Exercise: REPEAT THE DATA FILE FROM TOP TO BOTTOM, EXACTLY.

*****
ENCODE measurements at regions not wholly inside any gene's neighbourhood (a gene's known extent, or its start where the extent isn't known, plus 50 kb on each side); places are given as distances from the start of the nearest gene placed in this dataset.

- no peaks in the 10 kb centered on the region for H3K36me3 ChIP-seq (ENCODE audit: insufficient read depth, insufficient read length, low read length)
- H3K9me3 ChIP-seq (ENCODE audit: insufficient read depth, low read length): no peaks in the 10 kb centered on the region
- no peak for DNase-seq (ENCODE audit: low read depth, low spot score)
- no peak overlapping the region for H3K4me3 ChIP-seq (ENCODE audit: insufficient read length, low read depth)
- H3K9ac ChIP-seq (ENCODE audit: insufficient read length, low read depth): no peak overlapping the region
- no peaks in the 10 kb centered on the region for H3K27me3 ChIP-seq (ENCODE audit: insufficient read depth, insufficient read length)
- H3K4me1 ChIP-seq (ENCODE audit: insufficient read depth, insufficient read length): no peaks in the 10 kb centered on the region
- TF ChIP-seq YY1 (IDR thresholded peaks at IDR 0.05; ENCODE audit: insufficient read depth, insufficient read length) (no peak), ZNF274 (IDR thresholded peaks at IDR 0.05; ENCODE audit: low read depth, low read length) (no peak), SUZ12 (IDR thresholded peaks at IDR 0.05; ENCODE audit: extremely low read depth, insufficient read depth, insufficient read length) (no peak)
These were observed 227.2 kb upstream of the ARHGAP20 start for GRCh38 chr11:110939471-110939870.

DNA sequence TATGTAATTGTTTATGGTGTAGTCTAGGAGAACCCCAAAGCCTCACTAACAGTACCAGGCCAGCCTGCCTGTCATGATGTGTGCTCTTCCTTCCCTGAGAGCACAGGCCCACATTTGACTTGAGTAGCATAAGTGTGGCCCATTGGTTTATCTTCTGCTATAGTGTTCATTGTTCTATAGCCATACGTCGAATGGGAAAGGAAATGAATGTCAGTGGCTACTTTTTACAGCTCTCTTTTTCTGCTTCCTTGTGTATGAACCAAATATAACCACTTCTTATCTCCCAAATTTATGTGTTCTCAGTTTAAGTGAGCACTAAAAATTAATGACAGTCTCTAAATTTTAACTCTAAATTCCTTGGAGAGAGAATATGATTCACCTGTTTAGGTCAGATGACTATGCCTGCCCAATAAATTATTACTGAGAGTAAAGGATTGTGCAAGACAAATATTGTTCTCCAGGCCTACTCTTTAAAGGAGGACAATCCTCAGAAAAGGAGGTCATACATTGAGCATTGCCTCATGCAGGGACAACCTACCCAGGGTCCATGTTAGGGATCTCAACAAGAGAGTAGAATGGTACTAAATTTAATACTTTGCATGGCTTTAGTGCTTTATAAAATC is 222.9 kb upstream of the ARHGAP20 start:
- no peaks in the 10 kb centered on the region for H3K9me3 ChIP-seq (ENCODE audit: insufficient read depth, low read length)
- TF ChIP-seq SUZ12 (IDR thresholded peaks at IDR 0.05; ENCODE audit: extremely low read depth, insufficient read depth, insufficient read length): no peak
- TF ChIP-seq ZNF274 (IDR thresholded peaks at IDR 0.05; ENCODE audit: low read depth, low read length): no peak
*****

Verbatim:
ENCODE measurements at regions not wholly inside any gene's neighbourhood (a gene's known extent, or its start where the extent isn't known, plus 50 kb on each side); places are given as distances from the start of the nearest gene placed in this dataset.

- no peaks in the 10 kb centered on the region for H3K36me3 ChIP-seq (ENCODE audit: insufficient read depth, insufficient read length, low read length)
- H3K9me3 ChIP-seq (ENCODE audit: insufficient read depth, low read length): no peaks in the 10 kb centered on the region
- no peak for DNase-seq (ENCODE audit: low read depth, low spot score)
- no peak overlapping the region for H3K4me3 ChIP-seq (ENCODE audit: insufficient read length, low read depth)
- H3K9ac ChIP-seq (ENCODE audit: insufficient read length, low read depth): no peak overlapping the region
- no peaks in the 10 kb centered on the region for H3K27me3 ChIP-seq (ENCODE audit: insufficient read depth, insufficient read length)
- H3K4me1 ChIP-seq (ENCODE audit: insufficient read depth, insufficient read length): no peaks in the 10 kb centered on the region
- TF ChIP-seq YY1 (IDR thresholded peaks at IDR 0.05; ENCODE audit: insufficient read depth, insufficient read length) (no peak), ZNF274 (IDR thresholded peaks at IDR 0.05; ENCODE audit: low read depth, low read length) (no peak), SUZ12 (IDR thresholded peaks at IDR 0.05; ENCODE audit: extremely low read depth, insufficient read depth, insufficient read length) (no peak)
These were observed 227.2 kb upstream of the ARHGAP20 start for GRCh38 chr11:110939471-110939870.

DNA sequence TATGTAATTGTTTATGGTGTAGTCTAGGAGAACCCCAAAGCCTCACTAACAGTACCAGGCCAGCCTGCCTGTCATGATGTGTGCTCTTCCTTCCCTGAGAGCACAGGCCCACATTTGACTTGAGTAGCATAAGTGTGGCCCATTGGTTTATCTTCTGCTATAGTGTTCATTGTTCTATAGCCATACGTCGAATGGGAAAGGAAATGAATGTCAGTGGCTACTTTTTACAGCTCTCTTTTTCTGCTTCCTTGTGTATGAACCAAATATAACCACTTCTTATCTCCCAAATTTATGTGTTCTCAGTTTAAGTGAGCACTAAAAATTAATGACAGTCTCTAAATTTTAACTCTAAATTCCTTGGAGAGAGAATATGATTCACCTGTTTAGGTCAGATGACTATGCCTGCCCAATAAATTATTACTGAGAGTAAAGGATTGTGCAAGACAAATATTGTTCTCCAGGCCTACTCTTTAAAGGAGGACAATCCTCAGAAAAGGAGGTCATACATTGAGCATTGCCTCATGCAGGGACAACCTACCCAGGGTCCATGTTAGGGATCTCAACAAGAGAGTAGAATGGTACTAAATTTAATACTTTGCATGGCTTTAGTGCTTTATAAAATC is 222.9 kb upstream of the ARHGAP20 start:
- no peaks in the 10 kb centered on the region for H3K9me3 ChIP-seq (ENCODE audit: insufficient read depth, low read length)
- TF ChIP-seq SUZ12 (IDR thresholded peaks at IDR 0.05; ENCODE audit: extremely low read depth, insufficient read depth, insufficient read length): no peak
- TF ChIP-seq ZNF274 (IDR thresholded peaks at IDR 0.05; ENCODE audit: low read depth, low read length): no peak